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Bharath Vallabha

An experience I often had when I was in academia was the feeling that though my teachers and colleagues were nice people, they often did not inspire me. When I became a professor, I found myself not inspiring myself either. I have wondered why this was.

The general academic reaction to "the Salaita affair" helps me understand my own feeling. It is hard to be inspired when people, who have privilages in their jobs which most people could not even fathom having, think that they are entitled to complain about any constraints put on them. When they act as if the constraints not only limit their particular actions, but limit the grand pursuits of truth and justice, of civilization itself. When they act as if they speak for the culture of the society even while defending, what is surely not irrelevant, their own personal positions.

An injustice has been done to Salaita and that UCIC should reinstate him. But academic freedom and constitutional rights are not the reasons why.

Obama has a constitutional right to say anything he wants. But he would be doing a disservice to his job and to himself in that job if he exercised that right all the time. Because, for better or worse, he represents the nation as a whole. Though obviously not like Obama, but most people in jobs are in something like this situation.

But what about the academic? Isn't it her job to pursue the truth wherever it leads? So how can she have any such constraints?

It is the academic who most has such constraints. Imposed not from the society, but from their own standing for peace, truth and justice. Perhaps it is ok for Salaita to tweet what he did; it is certainly understandable, though there must be a line between righteous indignation and seeming hateful. But it does raise the hard question: what does it mean for an academic to be neutral in the pursuit of truth? Perhaps it includes being able to tweet as Salaita did. Or not. I am suspicious of anyone who thinks the answer is obvious one way or the other.

It is inspiring when people address this hard question, realizing that it might complicate questions of academic freedom and what kind of a "social compact there is between society, citizens and academics." What is not inspiring is academics turning this into an us versus them issue, and behaving like any other group which feels threatened. It is hard to really convey to academics how ridiculous the latter approach looks to non-academics. And how uninspiring it is, even if it feels inspiring to academics to try to build solidarity among themselves.

Eric Schliesser

I find your response extremely cynical Bharath. It's not as if I don't acknowledge the question of privilege (did you even read my post or did you just decide to share your feelings?); I do not claim that any constraints on academia are problematic. (In fact, the post starts with my reluctance to get involved in this issue.) I certainly do not claim that one can simply tweet whatever one wants if one has tenure. There are indeed complicated issues in the vicinity here. (The reason why I call your comment 'cynical' is that I have a lengthy history of blogging about what I call the 'Socratic Problem'--that is the public role of experts/philosophers/teachers.)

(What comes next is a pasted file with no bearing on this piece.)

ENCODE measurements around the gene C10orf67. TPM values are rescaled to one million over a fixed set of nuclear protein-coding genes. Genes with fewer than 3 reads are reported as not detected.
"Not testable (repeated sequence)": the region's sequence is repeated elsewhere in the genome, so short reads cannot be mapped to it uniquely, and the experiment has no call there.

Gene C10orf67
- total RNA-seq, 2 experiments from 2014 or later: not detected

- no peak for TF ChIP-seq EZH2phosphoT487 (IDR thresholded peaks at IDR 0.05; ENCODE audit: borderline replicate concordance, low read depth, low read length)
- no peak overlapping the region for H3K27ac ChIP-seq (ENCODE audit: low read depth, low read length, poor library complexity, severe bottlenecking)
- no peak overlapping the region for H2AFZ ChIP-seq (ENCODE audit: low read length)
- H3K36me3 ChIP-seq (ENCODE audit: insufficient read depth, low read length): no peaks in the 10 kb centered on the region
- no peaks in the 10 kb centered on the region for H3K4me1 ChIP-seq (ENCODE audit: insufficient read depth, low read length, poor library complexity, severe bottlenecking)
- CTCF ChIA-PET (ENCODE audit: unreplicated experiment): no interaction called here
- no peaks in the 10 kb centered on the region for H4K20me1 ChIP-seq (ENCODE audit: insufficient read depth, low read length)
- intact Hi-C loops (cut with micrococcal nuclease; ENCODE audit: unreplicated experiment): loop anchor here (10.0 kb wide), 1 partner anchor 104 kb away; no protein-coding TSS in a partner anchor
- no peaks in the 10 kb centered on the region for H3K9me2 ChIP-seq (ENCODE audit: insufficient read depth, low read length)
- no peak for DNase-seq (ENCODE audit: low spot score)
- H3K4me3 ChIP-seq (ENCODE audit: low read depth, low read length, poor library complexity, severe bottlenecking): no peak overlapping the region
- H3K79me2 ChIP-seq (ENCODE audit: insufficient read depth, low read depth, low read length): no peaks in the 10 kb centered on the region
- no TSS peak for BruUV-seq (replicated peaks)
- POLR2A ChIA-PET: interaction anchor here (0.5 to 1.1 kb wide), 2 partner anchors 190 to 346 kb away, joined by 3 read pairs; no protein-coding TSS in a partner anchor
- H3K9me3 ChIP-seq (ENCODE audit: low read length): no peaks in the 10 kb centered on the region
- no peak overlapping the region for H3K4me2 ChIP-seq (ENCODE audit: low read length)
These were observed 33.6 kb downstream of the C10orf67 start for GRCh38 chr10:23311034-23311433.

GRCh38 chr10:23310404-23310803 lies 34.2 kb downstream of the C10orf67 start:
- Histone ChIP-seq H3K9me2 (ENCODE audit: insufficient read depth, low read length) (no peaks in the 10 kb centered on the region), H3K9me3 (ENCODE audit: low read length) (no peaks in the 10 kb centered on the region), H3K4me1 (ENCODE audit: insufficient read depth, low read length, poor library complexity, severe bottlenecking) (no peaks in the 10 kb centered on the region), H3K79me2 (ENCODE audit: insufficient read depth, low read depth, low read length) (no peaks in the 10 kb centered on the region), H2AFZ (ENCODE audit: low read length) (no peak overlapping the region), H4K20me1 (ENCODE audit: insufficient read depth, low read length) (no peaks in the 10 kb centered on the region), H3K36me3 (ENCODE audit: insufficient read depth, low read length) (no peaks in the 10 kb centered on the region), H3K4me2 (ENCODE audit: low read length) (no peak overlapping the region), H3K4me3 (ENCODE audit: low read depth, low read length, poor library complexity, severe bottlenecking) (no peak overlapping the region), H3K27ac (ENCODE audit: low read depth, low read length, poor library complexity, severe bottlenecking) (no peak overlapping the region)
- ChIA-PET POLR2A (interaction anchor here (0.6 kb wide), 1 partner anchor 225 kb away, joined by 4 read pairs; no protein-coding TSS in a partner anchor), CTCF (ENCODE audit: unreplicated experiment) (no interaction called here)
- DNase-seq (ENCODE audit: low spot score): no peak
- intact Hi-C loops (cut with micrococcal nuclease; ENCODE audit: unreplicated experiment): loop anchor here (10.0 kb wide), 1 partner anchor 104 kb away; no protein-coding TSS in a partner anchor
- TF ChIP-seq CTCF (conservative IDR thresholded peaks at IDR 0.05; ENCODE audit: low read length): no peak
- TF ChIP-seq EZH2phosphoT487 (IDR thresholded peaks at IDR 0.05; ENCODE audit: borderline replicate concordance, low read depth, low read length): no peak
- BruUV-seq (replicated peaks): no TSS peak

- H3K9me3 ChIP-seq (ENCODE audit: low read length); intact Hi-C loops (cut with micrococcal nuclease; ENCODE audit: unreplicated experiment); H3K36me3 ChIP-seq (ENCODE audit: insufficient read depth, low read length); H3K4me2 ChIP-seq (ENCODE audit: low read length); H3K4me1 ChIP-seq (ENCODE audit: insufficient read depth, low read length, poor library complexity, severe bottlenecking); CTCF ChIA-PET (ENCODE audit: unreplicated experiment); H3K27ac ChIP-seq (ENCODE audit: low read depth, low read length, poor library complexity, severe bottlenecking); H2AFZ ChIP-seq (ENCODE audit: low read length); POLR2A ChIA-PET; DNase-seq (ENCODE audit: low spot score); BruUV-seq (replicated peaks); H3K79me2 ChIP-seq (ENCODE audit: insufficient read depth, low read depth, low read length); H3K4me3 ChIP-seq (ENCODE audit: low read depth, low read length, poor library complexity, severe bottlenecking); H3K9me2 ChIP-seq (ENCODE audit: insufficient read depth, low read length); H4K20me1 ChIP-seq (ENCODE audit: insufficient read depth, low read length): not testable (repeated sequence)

But I am here responding to the claims by Wise and the very senior UofI administrators; just because you were not inspired by your teachers, it does not follow that their policies are not very dangerous. I could be wrong about that, of course, and I am open to argument.
Finally, I don't think there is a neutral pursuit of truth in our world (maybe in some ideal possible world, yes); I think take your comment helps explain why.

Bharath Vallabha

Eric, a request: don't psychologize about my motives. I often found and do find academia uninspiring, not just my teachers. And that speaks not just to my psychology or feelings, but to broader realities. And I certainly don't think, due to some supposed resentment I might have, that what Wise is doing is ok.

I realize you have a long history of blogging about the "Socratic problem". Which is why I was puzzled by your post, and its focus on why Wise, et al. are so problematic (killing the golden goose). For if the issues are complicated, and if there are open questions about the public role of teachers, then shouldn't there be some openness to the possibility that there is something to be said in defense of both Salaita's and Wise's positions? That if one is going to say Wise's policies are "very dangerous", then one could say something similar for Salaita's manner of being a public intellectual? And if there is no neutral pursuit of truth, what kind of freedoms should academics have, and why? I raise these questions as examples of what, as a non-academic, I would love to see academics talk about, instead of how academia is under attack or is being killed or how this or that policy is dangerous.

This is my last comment on this post. Thanks for letting me express a few thoughts. Am I cynical? I think not. As a wise man once said, "the comedy of life is constituted by potentially contrary impressions."

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Here's a link to my past blogging (and discussions involving me) at: New APPS.


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